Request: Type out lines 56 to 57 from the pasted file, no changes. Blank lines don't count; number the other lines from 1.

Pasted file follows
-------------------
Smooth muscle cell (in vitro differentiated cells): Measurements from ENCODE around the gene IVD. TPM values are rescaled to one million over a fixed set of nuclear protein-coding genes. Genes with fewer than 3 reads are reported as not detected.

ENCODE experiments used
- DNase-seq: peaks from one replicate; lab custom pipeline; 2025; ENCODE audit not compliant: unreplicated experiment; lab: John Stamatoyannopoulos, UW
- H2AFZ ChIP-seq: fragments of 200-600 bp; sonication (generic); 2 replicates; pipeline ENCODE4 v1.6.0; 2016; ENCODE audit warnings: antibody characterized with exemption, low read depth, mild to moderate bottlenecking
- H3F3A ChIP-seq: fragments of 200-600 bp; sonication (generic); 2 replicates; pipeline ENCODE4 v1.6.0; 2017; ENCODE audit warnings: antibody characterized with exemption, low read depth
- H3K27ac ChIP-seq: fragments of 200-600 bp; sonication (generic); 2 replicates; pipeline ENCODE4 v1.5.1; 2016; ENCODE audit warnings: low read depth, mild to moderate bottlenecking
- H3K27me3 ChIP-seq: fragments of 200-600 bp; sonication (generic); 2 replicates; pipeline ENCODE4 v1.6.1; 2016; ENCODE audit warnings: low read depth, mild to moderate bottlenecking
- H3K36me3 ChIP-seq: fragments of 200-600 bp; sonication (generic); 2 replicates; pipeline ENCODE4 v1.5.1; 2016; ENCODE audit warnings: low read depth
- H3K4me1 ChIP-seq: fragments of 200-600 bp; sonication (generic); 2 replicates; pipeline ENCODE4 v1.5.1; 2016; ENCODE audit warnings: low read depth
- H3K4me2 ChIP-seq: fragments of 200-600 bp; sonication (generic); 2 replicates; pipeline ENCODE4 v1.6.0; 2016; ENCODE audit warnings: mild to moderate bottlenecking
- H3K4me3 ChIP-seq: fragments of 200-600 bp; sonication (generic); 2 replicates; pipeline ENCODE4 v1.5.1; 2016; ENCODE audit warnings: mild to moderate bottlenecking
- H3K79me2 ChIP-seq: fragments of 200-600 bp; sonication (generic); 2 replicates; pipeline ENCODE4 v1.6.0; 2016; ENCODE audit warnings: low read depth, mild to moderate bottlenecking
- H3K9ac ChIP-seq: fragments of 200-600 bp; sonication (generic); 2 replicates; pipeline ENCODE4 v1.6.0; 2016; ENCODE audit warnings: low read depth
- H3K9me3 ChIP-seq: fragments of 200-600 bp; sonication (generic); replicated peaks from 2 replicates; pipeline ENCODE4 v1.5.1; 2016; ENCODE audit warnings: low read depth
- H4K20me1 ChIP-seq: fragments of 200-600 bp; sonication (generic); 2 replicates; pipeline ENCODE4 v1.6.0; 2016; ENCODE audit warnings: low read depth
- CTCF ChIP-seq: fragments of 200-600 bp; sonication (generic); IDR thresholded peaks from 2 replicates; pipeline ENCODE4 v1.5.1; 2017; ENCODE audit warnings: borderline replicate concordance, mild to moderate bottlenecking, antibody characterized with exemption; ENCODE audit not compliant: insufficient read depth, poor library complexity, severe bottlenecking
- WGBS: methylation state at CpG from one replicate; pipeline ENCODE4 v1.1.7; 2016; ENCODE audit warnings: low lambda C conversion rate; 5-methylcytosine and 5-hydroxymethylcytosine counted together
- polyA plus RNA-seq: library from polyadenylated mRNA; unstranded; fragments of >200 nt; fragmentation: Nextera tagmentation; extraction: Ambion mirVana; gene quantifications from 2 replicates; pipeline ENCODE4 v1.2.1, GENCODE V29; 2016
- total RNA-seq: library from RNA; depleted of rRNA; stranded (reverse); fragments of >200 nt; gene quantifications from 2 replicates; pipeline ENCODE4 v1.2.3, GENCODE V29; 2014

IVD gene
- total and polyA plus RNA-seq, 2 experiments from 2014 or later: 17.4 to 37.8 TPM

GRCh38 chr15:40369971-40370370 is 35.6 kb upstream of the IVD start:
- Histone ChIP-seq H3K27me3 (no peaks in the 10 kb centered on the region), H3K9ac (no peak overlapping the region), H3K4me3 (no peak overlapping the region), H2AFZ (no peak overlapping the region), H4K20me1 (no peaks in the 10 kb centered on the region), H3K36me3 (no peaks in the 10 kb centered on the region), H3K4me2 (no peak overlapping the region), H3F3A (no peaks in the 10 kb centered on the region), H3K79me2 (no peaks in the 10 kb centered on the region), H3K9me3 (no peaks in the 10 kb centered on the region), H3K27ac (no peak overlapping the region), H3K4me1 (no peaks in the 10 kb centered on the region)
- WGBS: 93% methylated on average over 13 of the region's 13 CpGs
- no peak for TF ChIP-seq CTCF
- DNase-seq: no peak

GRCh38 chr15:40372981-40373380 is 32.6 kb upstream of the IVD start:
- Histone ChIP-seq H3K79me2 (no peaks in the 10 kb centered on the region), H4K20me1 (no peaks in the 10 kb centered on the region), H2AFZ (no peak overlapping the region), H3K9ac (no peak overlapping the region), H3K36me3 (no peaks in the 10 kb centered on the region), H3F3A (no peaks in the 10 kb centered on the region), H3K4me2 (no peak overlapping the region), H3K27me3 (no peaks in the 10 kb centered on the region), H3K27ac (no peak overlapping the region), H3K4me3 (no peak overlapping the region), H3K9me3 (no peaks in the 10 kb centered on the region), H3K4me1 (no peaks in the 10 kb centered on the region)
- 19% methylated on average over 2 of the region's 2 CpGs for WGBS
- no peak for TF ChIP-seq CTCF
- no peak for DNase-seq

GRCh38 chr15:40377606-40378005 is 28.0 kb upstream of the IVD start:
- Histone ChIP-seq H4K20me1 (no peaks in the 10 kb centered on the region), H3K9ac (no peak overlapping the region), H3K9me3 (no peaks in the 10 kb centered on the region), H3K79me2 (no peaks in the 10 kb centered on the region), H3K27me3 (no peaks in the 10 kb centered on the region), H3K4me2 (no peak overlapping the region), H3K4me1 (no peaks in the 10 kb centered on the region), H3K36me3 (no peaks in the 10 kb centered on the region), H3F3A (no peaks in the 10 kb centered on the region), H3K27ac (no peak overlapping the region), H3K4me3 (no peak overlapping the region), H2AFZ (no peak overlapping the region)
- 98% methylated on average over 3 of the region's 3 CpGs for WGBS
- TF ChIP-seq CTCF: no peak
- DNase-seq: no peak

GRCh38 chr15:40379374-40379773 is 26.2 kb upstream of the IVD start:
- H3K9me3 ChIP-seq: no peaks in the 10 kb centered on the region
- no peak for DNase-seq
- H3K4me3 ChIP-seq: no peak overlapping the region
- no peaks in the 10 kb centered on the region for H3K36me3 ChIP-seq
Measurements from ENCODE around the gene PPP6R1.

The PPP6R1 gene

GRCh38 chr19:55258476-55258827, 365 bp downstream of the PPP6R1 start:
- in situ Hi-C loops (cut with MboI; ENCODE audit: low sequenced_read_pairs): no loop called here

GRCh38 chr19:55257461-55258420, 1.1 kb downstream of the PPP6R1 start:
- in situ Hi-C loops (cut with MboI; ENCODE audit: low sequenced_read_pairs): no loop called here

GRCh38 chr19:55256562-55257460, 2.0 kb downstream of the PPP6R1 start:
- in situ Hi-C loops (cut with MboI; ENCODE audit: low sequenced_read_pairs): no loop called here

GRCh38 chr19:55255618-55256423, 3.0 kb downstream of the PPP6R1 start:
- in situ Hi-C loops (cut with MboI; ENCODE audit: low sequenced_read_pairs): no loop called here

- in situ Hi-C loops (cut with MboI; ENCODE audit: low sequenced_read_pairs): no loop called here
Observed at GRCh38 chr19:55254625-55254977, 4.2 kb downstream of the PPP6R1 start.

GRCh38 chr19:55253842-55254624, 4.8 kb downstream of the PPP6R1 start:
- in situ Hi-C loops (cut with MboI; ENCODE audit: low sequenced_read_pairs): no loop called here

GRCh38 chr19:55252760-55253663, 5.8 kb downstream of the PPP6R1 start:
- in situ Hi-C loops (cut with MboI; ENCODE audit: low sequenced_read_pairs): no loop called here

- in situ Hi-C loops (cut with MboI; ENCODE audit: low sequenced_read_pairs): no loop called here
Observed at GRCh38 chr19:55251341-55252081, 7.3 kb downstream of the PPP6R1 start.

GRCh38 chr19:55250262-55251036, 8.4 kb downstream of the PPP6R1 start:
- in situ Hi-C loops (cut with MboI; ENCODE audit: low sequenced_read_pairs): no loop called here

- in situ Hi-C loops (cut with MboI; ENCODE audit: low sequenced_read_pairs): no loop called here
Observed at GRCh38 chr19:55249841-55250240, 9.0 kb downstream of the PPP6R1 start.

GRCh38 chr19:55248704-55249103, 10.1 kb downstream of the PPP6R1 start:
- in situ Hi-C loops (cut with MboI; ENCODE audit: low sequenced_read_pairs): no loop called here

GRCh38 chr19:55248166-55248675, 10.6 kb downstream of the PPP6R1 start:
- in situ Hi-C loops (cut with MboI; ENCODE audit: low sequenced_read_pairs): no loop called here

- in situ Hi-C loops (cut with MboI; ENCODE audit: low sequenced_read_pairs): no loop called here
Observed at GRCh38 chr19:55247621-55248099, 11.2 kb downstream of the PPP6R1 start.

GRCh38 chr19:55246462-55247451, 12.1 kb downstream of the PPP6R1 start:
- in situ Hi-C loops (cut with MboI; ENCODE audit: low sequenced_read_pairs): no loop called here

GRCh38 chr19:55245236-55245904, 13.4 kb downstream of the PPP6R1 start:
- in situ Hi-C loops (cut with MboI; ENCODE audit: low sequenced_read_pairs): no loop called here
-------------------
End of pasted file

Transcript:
GRCh38 chr19:55252760-55253663, 5.8 kb downstream of the PPP6R1 start:
- in situ Hi-C loops (cut with MboI; ENCODE audit: low sequenced_read_pairs): no loop called here